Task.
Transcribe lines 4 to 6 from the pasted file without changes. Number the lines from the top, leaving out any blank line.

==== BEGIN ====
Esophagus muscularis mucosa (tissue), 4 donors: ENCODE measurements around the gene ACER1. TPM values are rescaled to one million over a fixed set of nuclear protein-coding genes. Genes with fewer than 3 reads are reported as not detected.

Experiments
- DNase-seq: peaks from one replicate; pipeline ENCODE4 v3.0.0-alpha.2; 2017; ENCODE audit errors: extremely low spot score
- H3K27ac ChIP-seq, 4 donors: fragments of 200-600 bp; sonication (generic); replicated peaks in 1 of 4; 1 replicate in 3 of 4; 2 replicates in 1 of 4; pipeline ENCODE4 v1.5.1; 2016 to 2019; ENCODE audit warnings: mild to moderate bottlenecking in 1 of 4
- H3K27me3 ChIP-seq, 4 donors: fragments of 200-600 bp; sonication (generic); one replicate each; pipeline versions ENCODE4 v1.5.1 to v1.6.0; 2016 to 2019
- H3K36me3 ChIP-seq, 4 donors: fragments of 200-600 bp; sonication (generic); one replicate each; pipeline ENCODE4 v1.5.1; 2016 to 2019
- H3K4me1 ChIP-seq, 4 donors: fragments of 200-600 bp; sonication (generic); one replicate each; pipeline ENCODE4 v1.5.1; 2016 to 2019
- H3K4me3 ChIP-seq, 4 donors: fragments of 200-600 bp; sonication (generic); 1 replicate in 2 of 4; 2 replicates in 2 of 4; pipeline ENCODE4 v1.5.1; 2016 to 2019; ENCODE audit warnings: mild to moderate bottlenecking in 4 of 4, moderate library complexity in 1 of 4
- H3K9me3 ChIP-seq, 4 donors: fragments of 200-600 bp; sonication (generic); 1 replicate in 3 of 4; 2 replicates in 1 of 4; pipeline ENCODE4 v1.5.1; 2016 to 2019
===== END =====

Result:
- H3K27ac ChIP-seq, 4 donors: fragments of 200-600 bp; sonication (generic); replicated peaks in 1 of 4; 1 replicate in 3 of 4; 2 replicates in 1 of 4; pipeline ENCODE4 v1.5.1; 2016 to 2019; ENCODE audit warnings: mild to moderate bottlenecking in 1 of 4
- H3K27me3 ChIP-seq, 4 donors: fragments of 200-600 bp; sonication (generic); one replicate each; pipeline versions ENCODE4 v1.5.1 to v1.6.0; 2016 to 2019
- H3K36me3 ChIP-seq, 4 donors: fragments of 200-600 bp; sonication (generic); one replicate each; pipeline ENCODE4 v1.5.1; 2016 to 2019